Poet, short story writer and novelist Ron Rash will visit East Tennessee State University on Tuesday, Feb. 7, to read excerpts from his published and soon-to-be-published works.
Sponsored by the Mary B. Martin School of the Arts, the program will begin at 7 p.m. in Ball Hall, room 127. A question-answer session, along with a reception in Slocumb Galleries, will follow.
Rash grew up in North Carolina’s Buncombe County and teaches at Western Carolina University in Cullowhee.
“It’s an ideal time to bring him to campus,” said ETSU Department of Literature and Language faculty member and poet Dr. Jesse Graves. “He is really at his career zenith. It’s a special opportunity to see a writer at his peak, and he is one of the most talked-about writers of this region in the country.”
The Parris Distinguished Professor of Appalachian Cultural Studies at WCU, Rash has written four prize-winning novels — “One Foot in Eden,” “Saints at the River,” “The World Made Straight” and “Serena,” published in 2008, which was named “Best Novel of the Year” by the Southern Independent Booksellers Alliance.
He also has earned on two occasions the O. Henry Prize for short story writing and the Frank O’Connor International Short Story Award, as well as ranking as a New York Times best-selling author. The O. Henry Prize recognizes the best short fiction in the country, while, Graves said, the Dublin-based O’Connor Award each year goes to the top collection of short stories in the world, and Rash was the only American finalist in 2010.
“We feel privileged to be able to schedule Mr. Rash for a local reading,” said Mary B. Martin School of the Arts Director Anita DeAngelis. “He has been called ‘one of the major writers of our time’ and is a master chronicler of Appalachia’s past and present. This visit will be a real treat for anyone who has an affinity for the region and good literature.”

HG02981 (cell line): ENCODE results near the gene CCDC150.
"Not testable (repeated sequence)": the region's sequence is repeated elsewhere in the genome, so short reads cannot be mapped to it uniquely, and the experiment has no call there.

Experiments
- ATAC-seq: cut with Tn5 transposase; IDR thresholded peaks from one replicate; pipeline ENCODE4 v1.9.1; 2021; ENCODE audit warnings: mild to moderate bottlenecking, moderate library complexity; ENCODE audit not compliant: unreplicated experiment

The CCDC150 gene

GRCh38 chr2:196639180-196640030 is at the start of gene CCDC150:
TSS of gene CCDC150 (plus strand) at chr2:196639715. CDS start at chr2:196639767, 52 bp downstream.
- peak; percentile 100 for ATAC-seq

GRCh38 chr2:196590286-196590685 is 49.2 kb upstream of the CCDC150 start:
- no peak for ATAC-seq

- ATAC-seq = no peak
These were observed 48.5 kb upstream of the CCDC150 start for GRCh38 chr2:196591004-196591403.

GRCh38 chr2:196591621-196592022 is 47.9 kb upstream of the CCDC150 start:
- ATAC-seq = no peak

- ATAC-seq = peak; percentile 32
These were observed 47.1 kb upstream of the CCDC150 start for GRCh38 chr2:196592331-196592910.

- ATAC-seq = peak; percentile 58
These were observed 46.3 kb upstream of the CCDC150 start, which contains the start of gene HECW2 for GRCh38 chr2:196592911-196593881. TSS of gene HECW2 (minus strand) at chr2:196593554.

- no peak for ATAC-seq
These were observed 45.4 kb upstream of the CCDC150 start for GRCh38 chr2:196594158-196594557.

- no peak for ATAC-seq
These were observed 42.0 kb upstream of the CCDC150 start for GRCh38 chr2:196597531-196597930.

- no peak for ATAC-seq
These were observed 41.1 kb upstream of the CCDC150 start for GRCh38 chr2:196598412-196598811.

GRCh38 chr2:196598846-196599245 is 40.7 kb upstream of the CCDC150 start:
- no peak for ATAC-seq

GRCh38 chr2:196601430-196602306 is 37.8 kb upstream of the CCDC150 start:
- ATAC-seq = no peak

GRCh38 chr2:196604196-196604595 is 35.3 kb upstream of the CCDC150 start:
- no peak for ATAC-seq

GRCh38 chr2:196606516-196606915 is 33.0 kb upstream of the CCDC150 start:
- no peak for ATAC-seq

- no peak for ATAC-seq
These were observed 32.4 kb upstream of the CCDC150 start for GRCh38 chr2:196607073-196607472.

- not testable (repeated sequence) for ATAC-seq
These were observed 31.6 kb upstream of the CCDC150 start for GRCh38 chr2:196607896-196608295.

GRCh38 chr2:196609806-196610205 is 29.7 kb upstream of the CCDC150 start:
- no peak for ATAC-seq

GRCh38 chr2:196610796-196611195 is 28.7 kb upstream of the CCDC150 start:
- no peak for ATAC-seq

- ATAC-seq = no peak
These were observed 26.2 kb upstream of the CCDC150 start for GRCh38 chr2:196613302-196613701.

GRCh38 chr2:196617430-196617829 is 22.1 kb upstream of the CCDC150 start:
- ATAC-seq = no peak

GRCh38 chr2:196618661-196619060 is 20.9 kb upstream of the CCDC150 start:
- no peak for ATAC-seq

Rash said he will likely start the reading with a brief short story and a couple of poems, then close with a sneak preview from his soon-to-be-published novel “The Cove.”
“I try to find something [the audience] can relate to,” said Rash, who starts a 30-city book tour for his new novel in April. “It’s nice to meet students. I like their enthusiasm. I think they come and sometimes they really don’t want to be there, and sometimes they turn around. It’s kind of funny what they will say. I had one say, ‘This wasn’t as bad as I thought it would be.’ That was a very sincere compliment.
“I spend so much time in isolation, writing, it’s nice to get out and see there are people who find some value in the work I am doing — and I’ll get to see a couple of friends [at ETSU], including Jesse Graves, a young poet who is very, very talented.”
Few writers can match Rash’s depiction of the people and the places of Southern Appalachia, critics and colleagues have said.
“His stories are truly the best I’ve ever read about life in this region,” Graves added. “He gets into every aspect of life — pawn shop owners, people making meth, and in some of his stories, he really brings the past to life in a really vivid way. He represents the whole spectrum.
“Reading his work makes you feel more alive. He covers a wide range of emotions. You feel something.”
Whether it’s the old or the new South, rural, urban or urbane, Rash said he just wants to illustrate his locales and characters with realism, as well as emotion, wrapped in a good narrative.
“I want the reader to feel I’ve captured the way the people speak, the landscape …,” he said. “I hope that people can recognize that I have been true to the place, that I don’t sentimentalize it. I don’t demonize. I just try to show it as truly as I can.
“Within that you also see — and I hope my work shows this — a certain heroism, stoicism, people doing the best with what they’ve been given.”
The reading and reception are free and open to the public.
For information on ETSU’s Mary B. Martin School of the Arts or this event, call (423) 439-8587 or visit www.etsu.edu/cas/arts/ or www.Facebook.com/ETSU.MBMSOTA.comments powered by Disqus